Why in news:
- Former Supreme Court judge and current member of the National Human Rights Commission (NHRC), Pinaki Chandra Ghose, is likely to be India’s first anti-corruption ombudsman, or Lokpal, after his name was cleared and recommended by the high-level selection committee chaired by Prime Minister Narendra Modi.
- The government was prompted to make the selection after the Supreme Court set the February-end deadline.
Highlights of the Lokpal Act of 2013:
- The Act allows setting up of anti-corruption ombudsman called Lokpal at the Centre and Lokayukta at the State-level.
- The Lokpal will consist of a chairperson and a maximum of eight members.
- The Lokpal will cover all categories of public servants, including the Prime Minister. But the armed forces do not come under the ambit of Lokpal.
- The Act also incorporates provisions for attachment and confiscation of property acquired by corrupt means, even while the prosecution is pending.
- The States will have to institute Lokayukta within one year of the commencement of the Act.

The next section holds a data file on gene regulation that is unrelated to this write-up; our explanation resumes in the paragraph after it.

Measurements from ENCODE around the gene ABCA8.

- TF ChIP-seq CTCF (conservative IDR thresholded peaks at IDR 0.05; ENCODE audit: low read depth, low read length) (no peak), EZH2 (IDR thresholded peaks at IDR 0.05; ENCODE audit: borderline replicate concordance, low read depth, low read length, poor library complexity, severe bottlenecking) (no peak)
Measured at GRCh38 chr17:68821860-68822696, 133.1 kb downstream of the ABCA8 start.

- The Act also ensures that public servants who act as whistleblowers are protected.
- The Lokpal will have the power of superintendence and direction over any investigation agency including CBI for cases referred to them by the ombudsman.
- As per the Act, the Lokpal can summon or question any public servant if there exists a prima facie case against the person, even before an investigation agency (such as vigilance or CBI) has begun the probe. Any officer of the CBI investigating a case referred to it by the Lokpal, shall not be transferred without the approval of the Lokpal.
- An investigation must be completed within six months. However, the Lokpal or Lokayukta may allow extensions of six months at a time provided the reasons for the need of such extensions are given in writing.
- Special courts will be instituted to conduct trials on cases referred by Lokpal.